The next-generation sustainability aims of Mars
The following Q&A is an edited excerpt from the Bard MBA’s Oct. 6 Sustainable Business Friday podcast. Sustainable Business Fridays brings together students in Bard’s MBA in Sustainability program with leaders in business, sustainability and social entrepreneurship.
In September, Mars unveiled its Sustainable in a Generation plan, which sets a new standard for its responsible growth as a business. Mars believes that transformational, cross-industry collaboration is required to fix the extended global supply chain, and the plan leads the way by investing $1 billion to tackle threats such as climate change, poverty in its value chain and resource scarcity.
The private, family-owned brand has been in business for over a century and sells its products in nearly every corner of the globe. Its six businesses — from chocolate to pet products — reach billions of consumers and earn more than $35 billion in global sales.
Bard MBA student Alistair Hall talked with Mars’s Kevin Rabinovitch shortly after the launch of Sustainable in a Generation about the plan and how it evolved.
Rabinovitch, Mars’s global sustainability director and chief climate officer, was instrumental in developing the plan. His team manages a global portfolio of renewable energy projects in conjunction with efficiency work led by the business units. He also leads the assessment of environmental impact for Mars’s value chain and the translation of external environmental science into policy and strategy for the business.
Alistair Hall: How did you get involved in Mars' sustainability efforts?
Kevin Rabinovitch: I’ve been at Mars for 23 years, the first 13 in research and development. I started my career as a chocolate engineer. Ten years ago, the Mars family and leadership team made a conscious effort to get more structured about our work in sustainability. I had some knowledge in the field, so I was asked to pull together the program. Ten years later, here we are.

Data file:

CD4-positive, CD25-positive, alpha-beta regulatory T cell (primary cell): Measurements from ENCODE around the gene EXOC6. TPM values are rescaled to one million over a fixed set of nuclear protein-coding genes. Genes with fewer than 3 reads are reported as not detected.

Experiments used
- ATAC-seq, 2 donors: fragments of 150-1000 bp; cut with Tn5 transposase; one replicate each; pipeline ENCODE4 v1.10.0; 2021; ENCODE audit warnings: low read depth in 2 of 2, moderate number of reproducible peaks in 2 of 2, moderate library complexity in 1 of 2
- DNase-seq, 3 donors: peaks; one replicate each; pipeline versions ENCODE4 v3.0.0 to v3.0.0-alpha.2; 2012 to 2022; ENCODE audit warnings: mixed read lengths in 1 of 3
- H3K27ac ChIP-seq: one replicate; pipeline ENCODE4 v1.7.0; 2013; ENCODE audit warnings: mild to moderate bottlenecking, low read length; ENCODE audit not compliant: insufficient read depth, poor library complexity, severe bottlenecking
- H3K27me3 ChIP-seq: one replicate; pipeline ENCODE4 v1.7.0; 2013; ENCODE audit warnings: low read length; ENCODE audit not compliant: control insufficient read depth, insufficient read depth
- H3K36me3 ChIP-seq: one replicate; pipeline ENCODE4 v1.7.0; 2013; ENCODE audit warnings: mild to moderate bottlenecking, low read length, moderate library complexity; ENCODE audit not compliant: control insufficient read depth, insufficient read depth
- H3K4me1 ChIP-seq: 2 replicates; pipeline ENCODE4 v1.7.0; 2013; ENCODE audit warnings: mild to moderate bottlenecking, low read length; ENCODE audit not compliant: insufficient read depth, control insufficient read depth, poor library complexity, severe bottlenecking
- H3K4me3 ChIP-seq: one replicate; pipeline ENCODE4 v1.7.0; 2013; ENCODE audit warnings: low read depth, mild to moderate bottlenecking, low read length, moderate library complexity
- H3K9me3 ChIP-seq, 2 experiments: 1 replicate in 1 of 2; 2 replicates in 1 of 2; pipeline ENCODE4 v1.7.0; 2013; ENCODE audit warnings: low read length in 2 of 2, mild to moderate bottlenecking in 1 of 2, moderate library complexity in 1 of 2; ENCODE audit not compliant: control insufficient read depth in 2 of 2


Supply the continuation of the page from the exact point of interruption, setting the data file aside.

Back in 2007, this thing called sustainability was getting organized out in the wider world. There were issues that we needed to think about more carefully as a business than business traditionally had. My colleagues and I started researching, talking to people, going to conferences and really just absorbing everything we could on the topic.
Some of the original principles we developed are still at the core of our sustainability program — things like being driven by the science and data, and focusing on what’s right and not just what sounds good.
Hall: Ten years on, can you talk us through how the program has grown and evolved?
Rabinovitch: We recently launched our Sustainable in a Generation plan, which is a very detailed set of not just commitments but strategies. It’s a plan for delivering against those commitments that speaks to our work in environmental, social, health and nutrition innovation. It’s also the narrative capstone on that last decade of work, which started with myself and another individual. Now there are 25 others working full time on this, and thousands of people working as a part of their job inside Mars on this.
We have climate science-based targets for our greenhouse gas emissions covering our entire value chain. We have a target on the total amount of land our value chain will use, which is, to our knowledge, a first in the corporate world — having a metric to try to freeze the footprint of our supply chain.